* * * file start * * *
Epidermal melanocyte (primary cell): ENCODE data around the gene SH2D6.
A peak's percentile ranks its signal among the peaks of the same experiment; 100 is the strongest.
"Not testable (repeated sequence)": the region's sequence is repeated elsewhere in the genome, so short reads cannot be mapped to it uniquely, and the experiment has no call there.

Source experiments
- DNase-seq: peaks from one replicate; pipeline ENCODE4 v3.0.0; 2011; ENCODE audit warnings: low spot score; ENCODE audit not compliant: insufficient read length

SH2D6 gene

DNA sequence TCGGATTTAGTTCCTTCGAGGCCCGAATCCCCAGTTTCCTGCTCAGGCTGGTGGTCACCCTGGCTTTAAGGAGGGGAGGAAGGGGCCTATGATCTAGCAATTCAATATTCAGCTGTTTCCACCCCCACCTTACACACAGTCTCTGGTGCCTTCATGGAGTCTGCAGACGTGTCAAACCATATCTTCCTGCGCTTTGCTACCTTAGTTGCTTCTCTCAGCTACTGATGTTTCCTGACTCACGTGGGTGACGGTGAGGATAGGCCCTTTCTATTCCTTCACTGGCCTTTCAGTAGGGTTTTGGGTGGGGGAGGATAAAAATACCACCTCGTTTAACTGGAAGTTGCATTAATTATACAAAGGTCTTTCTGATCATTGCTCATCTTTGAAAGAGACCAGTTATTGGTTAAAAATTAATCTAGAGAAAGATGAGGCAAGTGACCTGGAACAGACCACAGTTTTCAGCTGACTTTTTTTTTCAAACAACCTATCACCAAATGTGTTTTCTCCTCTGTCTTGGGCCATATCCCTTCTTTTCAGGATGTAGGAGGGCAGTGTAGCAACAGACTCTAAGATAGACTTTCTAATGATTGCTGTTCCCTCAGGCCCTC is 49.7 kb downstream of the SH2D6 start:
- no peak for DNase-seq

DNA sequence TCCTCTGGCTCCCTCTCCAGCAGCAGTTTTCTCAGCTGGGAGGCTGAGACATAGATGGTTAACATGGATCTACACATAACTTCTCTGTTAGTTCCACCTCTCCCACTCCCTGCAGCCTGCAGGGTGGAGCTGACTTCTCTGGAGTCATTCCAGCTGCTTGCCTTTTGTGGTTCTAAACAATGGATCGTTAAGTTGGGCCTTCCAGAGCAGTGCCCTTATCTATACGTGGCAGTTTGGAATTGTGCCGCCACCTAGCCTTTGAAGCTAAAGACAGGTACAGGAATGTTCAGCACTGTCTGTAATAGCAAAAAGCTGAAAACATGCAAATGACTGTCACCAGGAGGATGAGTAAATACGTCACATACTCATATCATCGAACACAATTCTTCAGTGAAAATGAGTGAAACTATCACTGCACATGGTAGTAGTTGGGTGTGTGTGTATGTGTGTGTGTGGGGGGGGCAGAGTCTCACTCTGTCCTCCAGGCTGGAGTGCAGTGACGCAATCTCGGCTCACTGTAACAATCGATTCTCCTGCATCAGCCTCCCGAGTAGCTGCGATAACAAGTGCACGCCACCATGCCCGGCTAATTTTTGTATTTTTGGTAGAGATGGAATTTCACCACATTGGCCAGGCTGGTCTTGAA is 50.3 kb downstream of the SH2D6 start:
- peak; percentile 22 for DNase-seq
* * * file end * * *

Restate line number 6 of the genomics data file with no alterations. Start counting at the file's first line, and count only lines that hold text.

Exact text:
SH2D6 gene